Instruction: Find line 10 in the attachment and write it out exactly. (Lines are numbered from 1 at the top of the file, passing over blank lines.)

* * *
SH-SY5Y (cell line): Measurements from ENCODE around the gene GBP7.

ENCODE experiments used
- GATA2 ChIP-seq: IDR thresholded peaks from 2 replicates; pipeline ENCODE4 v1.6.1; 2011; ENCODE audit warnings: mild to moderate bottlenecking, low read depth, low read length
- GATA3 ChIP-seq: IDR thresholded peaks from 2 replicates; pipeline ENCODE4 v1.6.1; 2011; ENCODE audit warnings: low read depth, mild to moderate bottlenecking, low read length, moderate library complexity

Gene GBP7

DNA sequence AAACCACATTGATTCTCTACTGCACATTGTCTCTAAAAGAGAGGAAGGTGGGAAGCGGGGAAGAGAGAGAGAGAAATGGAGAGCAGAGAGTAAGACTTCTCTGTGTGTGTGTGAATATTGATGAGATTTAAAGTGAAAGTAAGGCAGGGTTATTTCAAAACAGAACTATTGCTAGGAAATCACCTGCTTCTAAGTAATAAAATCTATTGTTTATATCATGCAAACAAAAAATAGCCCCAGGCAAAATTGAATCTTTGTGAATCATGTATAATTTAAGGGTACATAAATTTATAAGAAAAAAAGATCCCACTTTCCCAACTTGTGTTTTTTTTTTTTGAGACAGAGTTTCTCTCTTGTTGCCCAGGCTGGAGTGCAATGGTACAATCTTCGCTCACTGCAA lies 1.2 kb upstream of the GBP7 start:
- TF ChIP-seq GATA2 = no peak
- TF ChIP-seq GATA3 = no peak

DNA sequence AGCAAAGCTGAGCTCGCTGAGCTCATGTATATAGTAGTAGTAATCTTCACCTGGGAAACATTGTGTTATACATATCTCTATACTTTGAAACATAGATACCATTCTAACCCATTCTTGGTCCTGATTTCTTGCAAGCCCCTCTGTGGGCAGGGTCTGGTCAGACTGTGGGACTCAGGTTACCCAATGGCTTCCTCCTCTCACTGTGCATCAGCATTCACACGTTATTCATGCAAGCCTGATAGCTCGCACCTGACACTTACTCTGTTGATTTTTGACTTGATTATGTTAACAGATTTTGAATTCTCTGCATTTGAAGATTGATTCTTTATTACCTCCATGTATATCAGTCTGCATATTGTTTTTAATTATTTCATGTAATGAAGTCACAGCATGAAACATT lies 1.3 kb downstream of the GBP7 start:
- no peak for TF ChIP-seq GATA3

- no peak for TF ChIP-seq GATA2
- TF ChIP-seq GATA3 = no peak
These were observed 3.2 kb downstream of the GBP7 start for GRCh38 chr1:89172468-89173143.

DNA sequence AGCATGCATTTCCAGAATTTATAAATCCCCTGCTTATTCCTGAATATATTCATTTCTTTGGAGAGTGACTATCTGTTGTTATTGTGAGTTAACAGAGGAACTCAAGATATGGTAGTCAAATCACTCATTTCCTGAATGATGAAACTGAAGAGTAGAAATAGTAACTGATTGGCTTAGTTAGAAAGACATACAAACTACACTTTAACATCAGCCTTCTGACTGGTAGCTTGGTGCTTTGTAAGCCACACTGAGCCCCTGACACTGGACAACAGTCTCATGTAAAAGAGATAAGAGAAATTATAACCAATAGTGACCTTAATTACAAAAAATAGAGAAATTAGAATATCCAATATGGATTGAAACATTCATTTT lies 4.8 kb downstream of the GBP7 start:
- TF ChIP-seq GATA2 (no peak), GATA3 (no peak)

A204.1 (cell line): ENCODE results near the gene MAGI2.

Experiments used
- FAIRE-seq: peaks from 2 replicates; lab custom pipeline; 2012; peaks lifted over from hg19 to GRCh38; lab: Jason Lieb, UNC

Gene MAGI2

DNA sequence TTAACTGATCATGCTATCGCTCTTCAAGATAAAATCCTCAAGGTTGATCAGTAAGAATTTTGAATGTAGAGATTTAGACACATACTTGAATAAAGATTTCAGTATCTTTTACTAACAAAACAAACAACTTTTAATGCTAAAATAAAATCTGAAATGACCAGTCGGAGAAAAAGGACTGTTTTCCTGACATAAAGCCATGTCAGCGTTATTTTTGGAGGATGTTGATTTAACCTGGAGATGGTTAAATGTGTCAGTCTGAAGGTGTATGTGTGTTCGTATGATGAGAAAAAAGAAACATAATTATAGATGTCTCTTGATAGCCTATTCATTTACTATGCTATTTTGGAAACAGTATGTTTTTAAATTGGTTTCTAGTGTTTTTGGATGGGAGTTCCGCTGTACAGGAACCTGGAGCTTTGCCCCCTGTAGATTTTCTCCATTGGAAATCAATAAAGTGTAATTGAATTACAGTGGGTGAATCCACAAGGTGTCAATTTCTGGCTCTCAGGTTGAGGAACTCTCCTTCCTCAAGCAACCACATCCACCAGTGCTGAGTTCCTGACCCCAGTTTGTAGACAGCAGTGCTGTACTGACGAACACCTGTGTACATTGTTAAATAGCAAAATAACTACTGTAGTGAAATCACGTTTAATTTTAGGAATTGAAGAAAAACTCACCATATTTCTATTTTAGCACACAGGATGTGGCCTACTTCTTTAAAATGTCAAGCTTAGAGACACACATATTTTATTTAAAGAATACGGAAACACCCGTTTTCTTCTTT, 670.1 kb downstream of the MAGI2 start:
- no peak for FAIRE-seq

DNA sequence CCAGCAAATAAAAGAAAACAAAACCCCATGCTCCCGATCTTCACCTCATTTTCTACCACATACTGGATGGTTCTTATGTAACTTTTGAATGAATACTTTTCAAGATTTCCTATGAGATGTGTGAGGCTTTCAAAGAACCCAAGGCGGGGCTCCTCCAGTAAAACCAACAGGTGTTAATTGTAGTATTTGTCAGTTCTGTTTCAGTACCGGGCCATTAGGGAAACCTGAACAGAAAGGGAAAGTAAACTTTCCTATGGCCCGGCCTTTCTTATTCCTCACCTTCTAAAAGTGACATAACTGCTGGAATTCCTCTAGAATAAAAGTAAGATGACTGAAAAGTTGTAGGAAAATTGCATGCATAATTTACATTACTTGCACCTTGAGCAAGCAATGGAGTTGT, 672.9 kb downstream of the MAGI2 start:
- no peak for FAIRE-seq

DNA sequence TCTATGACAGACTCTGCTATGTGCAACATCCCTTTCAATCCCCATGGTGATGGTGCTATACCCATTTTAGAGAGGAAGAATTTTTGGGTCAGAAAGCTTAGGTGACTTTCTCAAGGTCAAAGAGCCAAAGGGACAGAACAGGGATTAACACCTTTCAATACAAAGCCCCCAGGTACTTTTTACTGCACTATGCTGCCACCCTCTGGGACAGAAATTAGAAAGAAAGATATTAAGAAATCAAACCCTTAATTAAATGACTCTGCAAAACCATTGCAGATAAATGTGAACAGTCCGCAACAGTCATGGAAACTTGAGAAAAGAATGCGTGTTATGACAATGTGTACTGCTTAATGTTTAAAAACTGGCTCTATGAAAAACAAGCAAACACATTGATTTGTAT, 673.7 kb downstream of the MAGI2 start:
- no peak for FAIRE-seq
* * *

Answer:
- no peak for TF ChIP-seq GATA3